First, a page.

Designing a Blueprint

book

blue•print

n: A detailed plan of action. Original plan or prototype that influences subsequent design or practice.

American Heritage Dictionary

When designing your course, it is essential to have a comprehensive plan. In online course design, this is often referred to as a course blueprint, and enables you to design with the big picture in mind to ensure you reach every milestone and build consistency throughout the curriculum. One of the most important products of this blueprint is a course syllabus, which conveys all of the critical information about the course to the learners and serve as their course guide.

Key elements of a blueprint include:

  • Course information
  • Course learning objectives and outcomes
  • Lesson topics and format
  • Learning resources
  • Activities and assessment

Course Information

Clearly identifying these elements will keep you organized during the course design process.

  • Course title and course code
  • Working course description
  • Degree/certification program
  • Required prerequisites and level

Course Learning Objectives and Outcomes

List all course outcomes and map them to specific learning objectives. Tie individual activities both to discrete objectives and outcomes. This mapping will provide a foundation for the course curriculum for learners to reach the instructional goals and ensures that the instructor is building a learning experience consistent with the goals of the overarching program or degree plan.

Lesson Topics and Format

Similar to face-to-face courses, the lesson can be introduced in a variety of formats. For online courses, it is especially important to consider the best approach for introducing all lessons. In this section of the blueprint, lay out the topic-specific learning materials and the format for delivery.

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Measuring Learner Performance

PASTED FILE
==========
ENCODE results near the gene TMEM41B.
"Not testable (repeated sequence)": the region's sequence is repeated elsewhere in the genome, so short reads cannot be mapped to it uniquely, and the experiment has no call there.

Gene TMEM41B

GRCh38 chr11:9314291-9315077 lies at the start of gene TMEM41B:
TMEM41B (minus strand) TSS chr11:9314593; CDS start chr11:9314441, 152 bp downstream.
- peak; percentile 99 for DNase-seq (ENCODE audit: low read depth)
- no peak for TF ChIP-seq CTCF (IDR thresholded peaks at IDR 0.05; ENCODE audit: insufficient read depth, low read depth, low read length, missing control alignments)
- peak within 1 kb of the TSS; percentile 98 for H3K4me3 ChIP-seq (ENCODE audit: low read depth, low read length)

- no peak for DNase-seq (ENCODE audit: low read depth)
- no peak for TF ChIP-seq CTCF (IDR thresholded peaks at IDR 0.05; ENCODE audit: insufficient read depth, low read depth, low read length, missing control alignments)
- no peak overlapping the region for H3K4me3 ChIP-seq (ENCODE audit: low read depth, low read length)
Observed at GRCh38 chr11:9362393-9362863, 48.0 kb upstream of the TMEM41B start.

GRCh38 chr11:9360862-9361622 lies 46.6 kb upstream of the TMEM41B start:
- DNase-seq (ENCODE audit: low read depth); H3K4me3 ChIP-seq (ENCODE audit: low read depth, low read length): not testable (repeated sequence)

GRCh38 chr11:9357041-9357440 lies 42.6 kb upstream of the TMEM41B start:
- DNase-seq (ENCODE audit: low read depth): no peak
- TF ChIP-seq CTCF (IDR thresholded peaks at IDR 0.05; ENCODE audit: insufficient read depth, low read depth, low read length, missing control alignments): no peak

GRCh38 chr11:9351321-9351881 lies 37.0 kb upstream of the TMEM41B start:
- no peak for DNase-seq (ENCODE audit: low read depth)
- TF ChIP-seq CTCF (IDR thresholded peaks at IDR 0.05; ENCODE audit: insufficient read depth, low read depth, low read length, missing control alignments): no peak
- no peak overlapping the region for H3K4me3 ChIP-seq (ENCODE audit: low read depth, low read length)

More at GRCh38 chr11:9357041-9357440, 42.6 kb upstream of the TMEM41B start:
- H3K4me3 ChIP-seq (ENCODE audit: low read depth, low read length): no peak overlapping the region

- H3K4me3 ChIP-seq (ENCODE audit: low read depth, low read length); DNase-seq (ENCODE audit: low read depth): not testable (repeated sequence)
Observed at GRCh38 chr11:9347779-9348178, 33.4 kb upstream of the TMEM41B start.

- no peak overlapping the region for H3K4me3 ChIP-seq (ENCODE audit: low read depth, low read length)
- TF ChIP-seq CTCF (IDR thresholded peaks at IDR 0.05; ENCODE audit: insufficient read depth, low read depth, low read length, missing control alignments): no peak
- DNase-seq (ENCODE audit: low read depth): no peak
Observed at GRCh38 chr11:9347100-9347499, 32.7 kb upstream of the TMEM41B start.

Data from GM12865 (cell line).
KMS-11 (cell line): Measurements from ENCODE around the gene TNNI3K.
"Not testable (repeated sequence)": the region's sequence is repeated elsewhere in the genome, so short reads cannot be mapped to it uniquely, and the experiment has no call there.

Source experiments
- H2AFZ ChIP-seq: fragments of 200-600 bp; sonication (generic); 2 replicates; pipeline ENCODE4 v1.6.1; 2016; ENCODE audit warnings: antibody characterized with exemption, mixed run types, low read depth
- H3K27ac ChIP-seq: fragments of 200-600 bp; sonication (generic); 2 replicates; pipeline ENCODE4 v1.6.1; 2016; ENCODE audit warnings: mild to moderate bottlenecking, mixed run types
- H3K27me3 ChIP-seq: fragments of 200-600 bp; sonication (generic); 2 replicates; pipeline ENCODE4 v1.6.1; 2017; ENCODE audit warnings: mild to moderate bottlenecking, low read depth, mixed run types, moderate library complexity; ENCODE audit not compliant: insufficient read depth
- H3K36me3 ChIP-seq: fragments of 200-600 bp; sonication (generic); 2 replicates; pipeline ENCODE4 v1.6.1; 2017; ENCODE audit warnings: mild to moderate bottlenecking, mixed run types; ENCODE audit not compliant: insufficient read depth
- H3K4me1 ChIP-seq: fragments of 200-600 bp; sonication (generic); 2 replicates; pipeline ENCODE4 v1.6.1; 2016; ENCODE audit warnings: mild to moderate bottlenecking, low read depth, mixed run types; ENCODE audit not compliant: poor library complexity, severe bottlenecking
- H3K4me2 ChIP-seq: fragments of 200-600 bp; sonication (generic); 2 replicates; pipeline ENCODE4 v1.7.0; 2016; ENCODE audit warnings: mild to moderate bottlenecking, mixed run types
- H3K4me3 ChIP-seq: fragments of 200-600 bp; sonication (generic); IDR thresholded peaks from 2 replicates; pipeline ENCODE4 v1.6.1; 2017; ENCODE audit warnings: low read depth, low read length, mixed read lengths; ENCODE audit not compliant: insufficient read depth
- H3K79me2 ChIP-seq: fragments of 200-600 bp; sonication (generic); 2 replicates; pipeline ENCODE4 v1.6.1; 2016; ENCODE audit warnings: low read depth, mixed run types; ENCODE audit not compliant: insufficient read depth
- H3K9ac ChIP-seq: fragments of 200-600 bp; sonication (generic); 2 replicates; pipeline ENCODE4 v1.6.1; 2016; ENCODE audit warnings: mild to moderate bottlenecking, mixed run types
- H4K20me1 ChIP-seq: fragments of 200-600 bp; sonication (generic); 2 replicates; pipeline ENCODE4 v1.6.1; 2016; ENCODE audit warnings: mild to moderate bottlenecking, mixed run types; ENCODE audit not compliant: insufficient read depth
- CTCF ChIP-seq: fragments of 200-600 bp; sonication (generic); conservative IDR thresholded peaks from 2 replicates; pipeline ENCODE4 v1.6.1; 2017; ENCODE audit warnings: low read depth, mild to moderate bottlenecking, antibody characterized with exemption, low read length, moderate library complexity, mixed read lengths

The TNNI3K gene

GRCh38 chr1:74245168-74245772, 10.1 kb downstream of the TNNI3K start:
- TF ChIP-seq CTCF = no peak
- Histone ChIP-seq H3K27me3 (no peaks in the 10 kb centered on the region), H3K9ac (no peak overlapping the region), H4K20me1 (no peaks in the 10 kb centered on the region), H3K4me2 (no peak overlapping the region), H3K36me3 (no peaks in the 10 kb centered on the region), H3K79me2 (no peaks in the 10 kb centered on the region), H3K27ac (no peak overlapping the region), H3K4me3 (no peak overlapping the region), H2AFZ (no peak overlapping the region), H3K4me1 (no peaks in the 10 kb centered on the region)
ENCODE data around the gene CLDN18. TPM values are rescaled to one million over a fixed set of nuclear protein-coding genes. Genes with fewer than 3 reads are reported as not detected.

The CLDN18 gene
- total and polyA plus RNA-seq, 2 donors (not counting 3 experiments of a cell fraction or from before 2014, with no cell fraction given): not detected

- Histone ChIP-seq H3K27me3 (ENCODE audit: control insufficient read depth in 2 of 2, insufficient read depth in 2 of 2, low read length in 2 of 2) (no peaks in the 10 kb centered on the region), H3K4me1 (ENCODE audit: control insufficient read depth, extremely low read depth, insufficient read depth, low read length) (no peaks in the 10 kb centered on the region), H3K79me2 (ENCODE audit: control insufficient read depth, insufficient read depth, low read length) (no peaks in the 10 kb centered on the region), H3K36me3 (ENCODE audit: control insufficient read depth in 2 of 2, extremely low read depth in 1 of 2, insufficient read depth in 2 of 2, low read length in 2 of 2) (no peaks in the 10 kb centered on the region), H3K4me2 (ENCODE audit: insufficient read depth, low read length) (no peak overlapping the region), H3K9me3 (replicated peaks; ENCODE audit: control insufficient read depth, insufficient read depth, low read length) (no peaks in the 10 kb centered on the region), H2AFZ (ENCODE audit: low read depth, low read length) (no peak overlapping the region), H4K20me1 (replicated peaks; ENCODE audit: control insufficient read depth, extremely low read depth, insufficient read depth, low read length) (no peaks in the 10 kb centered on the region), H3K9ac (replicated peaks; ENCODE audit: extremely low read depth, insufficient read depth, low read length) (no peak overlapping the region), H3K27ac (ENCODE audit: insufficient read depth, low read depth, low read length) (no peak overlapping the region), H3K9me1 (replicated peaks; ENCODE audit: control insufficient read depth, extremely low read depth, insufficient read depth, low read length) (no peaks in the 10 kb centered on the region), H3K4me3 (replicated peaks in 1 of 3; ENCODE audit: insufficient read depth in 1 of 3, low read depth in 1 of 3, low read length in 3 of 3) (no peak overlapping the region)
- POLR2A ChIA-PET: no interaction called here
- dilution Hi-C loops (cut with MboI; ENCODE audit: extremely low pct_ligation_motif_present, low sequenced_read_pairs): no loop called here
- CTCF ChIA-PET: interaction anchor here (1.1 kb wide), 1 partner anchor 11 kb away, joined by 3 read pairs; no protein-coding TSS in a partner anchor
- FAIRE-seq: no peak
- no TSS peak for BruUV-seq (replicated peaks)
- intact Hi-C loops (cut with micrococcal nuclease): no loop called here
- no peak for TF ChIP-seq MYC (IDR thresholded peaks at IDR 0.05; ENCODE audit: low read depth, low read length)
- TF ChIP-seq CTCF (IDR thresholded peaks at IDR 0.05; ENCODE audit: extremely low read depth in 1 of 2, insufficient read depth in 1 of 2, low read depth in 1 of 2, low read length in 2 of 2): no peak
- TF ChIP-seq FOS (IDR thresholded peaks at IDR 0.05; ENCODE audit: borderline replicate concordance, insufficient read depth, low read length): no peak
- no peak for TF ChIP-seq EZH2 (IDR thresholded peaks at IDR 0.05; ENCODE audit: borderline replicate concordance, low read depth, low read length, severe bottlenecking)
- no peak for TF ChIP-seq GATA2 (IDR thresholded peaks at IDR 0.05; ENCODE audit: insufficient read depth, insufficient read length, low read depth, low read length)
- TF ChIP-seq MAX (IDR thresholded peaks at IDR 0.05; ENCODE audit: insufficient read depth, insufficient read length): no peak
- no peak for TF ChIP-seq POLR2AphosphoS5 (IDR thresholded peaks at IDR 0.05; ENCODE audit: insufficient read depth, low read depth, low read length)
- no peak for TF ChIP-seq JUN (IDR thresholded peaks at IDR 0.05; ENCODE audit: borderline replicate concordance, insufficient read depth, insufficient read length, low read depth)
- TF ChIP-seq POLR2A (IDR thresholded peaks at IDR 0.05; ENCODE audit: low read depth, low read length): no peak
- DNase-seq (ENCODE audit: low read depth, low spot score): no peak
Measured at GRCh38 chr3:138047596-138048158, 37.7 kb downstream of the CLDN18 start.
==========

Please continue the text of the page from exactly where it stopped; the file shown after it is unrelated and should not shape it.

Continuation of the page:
Measurement Types

Determine the types of
assessment tools you plan
to use to measure learner
competence – whether it be
exams, projects, or papers.

Specific Requirements

Outline criteria to
identify levels of learner
performance using rubrics
and grading scales.

Learning Resources

There are extensive resources available to aid the learner in understanding knowledge and practicing and applying concepts.

These could include but are not limited to:

  • Course texts
  • Online resources
  • Multimedia assets

When evaluating the potential value of a learning resource for your course, take into consideration the ease of navigation. Material that is presented in multimedia formats can bolster learner engagement. Because individuals learn best in different ways (e.g., visually vs. auditory), the available resources should provide your learners with multiple pathways to comprehend the subject matter. Performing an inventory of your learning resources will help you map each one to specific course objectives as well as to categorize which resources are required materials and which are supplemental.

Activities and Assessment

How will you assess learning and student mastery of concepts? Start by tying assessment approaches to the learning objectives. If you are strategic in designing the process for measuring learner performance, you can remove bias from the evaluation process. These descriptors should be communicated to the learner at the beginning of the course so they know exactly how they will be assessed.